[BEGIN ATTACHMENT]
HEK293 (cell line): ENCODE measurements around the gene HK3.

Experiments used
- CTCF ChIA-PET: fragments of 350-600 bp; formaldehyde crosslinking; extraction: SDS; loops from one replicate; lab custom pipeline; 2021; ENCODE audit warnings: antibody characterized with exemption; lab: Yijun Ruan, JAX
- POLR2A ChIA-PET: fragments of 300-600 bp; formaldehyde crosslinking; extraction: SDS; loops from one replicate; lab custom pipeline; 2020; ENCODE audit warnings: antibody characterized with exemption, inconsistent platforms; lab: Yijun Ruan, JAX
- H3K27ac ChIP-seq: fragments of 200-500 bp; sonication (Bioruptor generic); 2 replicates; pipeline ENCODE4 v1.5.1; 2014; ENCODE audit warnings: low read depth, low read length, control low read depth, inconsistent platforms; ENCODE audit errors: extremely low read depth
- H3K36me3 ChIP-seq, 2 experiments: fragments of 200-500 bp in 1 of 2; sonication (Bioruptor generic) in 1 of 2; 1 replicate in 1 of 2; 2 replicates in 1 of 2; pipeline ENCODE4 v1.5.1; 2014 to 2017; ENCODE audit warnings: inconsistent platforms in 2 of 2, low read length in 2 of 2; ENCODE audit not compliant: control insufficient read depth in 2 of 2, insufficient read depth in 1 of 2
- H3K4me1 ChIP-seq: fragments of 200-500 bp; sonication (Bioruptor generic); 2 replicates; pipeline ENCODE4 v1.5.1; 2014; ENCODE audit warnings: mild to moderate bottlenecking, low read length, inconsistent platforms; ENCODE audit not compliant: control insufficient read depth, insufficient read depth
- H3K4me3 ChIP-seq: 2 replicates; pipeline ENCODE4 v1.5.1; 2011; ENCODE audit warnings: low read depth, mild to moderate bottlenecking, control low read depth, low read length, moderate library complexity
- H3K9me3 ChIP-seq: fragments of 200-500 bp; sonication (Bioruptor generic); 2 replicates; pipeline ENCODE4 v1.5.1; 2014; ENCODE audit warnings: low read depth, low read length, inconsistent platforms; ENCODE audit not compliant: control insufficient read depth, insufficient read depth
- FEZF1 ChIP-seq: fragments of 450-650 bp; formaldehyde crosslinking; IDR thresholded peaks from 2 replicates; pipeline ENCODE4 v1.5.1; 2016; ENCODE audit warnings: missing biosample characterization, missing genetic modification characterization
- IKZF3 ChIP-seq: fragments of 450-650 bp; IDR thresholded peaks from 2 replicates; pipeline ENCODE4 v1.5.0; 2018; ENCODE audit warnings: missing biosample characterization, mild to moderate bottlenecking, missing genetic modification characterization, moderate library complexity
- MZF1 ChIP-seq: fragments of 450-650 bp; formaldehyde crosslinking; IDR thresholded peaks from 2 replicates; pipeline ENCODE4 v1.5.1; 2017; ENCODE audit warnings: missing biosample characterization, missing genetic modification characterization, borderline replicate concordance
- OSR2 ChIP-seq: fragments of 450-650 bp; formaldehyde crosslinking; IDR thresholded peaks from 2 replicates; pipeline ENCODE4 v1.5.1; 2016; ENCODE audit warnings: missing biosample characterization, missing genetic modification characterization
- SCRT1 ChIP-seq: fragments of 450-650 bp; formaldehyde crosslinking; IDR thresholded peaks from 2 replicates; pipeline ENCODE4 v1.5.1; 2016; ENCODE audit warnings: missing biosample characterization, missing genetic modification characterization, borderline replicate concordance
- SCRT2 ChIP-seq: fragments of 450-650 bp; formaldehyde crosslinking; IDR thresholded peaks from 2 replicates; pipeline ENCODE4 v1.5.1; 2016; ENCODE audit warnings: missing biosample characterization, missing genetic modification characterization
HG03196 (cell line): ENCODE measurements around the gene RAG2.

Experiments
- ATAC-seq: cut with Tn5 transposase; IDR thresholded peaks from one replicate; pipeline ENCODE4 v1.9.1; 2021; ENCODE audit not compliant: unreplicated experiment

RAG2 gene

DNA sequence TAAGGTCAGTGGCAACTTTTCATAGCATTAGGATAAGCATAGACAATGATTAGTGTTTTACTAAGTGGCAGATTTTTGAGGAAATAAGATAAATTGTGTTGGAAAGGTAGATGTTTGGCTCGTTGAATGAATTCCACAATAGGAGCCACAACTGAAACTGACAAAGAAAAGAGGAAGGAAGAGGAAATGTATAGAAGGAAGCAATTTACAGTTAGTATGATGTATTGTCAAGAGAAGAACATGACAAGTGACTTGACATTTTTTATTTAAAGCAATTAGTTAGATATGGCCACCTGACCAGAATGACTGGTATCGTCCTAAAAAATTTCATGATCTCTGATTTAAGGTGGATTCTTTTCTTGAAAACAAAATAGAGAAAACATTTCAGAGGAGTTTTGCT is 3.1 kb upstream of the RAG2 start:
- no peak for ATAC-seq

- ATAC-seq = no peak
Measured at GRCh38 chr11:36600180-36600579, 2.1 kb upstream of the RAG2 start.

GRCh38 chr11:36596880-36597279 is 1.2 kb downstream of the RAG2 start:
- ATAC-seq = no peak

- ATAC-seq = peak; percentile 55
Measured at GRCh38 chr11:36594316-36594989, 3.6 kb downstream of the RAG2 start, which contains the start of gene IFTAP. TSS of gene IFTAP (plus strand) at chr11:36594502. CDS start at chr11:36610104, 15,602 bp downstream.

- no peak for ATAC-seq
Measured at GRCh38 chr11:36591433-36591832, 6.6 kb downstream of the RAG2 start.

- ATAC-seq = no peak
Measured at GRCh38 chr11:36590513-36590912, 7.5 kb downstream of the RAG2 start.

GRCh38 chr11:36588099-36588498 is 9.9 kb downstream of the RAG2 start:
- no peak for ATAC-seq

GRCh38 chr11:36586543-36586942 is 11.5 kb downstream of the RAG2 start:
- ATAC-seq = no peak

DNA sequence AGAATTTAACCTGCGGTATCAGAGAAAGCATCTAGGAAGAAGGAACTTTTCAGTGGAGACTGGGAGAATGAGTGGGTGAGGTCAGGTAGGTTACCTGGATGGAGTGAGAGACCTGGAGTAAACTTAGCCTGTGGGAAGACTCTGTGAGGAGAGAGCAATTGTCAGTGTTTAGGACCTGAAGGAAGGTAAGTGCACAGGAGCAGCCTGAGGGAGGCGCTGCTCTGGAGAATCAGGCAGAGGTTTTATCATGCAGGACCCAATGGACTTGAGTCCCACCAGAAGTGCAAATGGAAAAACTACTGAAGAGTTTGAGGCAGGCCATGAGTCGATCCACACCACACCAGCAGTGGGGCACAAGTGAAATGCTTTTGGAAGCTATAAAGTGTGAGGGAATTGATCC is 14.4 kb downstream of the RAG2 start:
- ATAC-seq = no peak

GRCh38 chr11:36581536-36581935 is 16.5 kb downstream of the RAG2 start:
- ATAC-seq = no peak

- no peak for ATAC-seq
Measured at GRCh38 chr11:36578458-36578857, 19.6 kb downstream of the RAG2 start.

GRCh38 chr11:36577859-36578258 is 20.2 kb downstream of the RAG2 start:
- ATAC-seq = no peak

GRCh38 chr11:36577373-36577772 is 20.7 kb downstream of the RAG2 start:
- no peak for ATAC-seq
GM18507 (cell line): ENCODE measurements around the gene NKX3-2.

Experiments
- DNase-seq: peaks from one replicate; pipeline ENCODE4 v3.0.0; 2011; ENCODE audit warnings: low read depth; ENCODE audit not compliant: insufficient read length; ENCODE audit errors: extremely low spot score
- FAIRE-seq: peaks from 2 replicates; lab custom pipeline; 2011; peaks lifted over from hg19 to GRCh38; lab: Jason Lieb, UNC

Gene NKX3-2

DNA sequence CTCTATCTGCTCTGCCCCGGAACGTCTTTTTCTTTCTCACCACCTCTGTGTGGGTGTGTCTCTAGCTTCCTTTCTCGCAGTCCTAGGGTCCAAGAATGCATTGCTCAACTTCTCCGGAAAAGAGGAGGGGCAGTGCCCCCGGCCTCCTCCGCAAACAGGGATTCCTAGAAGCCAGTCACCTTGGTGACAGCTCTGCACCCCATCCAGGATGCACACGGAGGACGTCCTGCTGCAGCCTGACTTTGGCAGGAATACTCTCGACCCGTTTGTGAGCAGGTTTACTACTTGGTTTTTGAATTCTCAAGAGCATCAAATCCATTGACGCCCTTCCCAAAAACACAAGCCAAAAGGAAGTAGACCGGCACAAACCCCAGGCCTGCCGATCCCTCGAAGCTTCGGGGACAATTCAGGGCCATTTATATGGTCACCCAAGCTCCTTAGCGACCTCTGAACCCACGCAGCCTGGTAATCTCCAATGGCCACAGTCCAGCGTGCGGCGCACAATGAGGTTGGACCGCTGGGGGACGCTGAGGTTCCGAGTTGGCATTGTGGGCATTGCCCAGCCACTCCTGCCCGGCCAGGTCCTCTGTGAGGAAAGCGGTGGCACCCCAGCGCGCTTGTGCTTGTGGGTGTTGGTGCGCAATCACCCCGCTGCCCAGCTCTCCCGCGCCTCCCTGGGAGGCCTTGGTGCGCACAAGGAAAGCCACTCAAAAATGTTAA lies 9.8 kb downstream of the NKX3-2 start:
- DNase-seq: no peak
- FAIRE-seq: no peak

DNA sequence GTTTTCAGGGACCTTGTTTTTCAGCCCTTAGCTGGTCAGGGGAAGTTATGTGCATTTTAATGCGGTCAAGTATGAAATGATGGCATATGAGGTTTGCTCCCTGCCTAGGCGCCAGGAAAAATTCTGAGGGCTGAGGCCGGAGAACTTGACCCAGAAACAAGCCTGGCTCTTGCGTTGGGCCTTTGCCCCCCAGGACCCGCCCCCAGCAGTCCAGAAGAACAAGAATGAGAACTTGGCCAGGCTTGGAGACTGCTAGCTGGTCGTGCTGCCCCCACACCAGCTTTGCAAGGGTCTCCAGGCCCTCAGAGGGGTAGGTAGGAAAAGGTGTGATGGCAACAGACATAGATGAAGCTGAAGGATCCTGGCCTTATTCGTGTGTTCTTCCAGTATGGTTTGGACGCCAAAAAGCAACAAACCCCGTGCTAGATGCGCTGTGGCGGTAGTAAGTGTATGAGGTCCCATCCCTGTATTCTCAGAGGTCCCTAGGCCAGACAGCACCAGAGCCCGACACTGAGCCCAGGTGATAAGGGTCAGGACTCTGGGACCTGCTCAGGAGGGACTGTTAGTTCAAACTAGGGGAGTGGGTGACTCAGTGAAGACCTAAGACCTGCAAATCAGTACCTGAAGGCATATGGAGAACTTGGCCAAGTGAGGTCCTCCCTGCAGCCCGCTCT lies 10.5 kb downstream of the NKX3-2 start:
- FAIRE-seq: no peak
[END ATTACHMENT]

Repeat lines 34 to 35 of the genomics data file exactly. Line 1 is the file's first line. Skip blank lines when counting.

GRCh38 chr11:36586543-36586942 is 11.5 kb downstream of the RAG2 start:
- ATAC-seq = no peak